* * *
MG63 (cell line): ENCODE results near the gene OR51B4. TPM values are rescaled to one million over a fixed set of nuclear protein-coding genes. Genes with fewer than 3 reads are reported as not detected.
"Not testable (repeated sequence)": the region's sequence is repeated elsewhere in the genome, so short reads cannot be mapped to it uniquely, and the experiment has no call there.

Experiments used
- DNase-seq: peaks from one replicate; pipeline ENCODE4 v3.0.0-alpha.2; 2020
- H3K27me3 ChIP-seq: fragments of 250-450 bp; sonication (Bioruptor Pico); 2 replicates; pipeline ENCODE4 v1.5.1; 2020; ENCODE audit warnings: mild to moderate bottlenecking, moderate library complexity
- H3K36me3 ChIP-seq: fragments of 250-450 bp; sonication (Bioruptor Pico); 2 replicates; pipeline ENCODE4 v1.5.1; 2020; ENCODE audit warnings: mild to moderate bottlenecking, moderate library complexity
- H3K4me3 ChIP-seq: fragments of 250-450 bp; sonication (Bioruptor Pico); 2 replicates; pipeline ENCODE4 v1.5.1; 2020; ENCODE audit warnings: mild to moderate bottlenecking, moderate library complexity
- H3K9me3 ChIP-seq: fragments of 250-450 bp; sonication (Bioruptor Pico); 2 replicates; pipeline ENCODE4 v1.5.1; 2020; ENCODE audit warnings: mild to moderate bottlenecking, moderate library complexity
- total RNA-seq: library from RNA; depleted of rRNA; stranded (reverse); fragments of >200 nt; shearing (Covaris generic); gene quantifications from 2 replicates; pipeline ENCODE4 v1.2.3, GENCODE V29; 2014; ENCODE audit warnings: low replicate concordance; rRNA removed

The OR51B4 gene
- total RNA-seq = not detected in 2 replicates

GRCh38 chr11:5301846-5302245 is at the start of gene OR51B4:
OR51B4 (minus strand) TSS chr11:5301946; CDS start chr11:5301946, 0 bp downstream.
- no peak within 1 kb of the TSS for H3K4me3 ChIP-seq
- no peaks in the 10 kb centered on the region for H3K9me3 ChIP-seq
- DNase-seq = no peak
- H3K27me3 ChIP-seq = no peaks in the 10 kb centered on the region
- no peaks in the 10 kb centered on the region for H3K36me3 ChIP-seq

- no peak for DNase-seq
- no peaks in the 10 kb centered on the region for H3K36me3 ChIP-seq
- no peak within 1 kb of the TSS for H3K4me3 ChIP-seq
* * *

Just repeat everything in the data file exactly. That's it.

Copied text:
MG63 (cell line): ENCODE results near the gene OR51B4. TPM values are rescaled to one million over a fixed set of nuclear protein-coding genes. Genes with fewer than 3 reads are reported as not detected.
"Not testable (repeated sequence)": the region's sequence is repeated elsewhere in the genome, so short reads cannot be mapped to it uniquely, and the experiment has no call there.

Experiments used
- DNase-seq: peaks from one replicate; pipeline ENCODE4 v3.0.0-alpha.2; 2020
- H3K27me3 ChIP-seq: fragments of 250-450 bp; sonication (Bioruptor Pico); 2 replicates; pipeline ENCODE4 v1.5.1; 2020; ENCODE audit warnings: mild to moderate bottlenecking, moderate library complexity
- H3K36me3 ChIP-seq: fragments of 250-450 bp; sonication (Bioruptor Pico); 2 replicates; pipeline ENCODE4 v1.5.1; 2020; ENCODE audit warnings: mild to moderate bottlenecking, moderate library complexity
- H3K4me3 ChIP-seq: fragments of 250-450 bp; sonication (Bioruptor Pico); 2 replicates; pipeline ENCODE4 v1.5.1; 2020; ENCODE audit warnings: mild to moderate bottlenecking, moderate library complexity
- H3K9me3 ChIP-seq: fragments of 250-450 bp; sonication (Bioruptor Pico); 2 replicates; pipeline ENCODE4 v1.5.1; 2020; ENCODE audit warnings: mild to moderate bottlenecking, moderate library complexity
- total RNA-seq: library from RNA; depleted of rRNA; stranded (reverse); fragments of >200 nt; shearing (Covaris generic); gene quantifications from 2 replicates; pipeline ENCODE4 v1.2.3, GENCODE V29; 2014; ENCODE audit warnings: low replicate concordance; rRNA removed

The OR51B4 gene
- total RNA-seq = not detected in 2 replicates

GRCh38 chr11:5301846-5302245 is at the start of gene OR51B4:
OR51B4 (minus strand) TSS chr11:5301946; CDS start chr11:5301946, 0 bp downstream.
- no peak within 1 kb of the TSS for H3K4me3 ChIP-seq
- no peaks in the 10 kb centered on the region for H3K9me3 ChIP-seq
- DNase-seq = no peak
- H3K27me3 ChIP-seq = no peaks in the 10 kb centered on the region
- no peaks in the 10 kb centered on the region for H3K36me3 ChIP-seq

- no peak for DNase-seq
- no peaks in the 10 kb centered on the region for H3K36me3 ChIP-seq
- no peak within 1 kb of the TSS for H3K4me3 ChIP-seq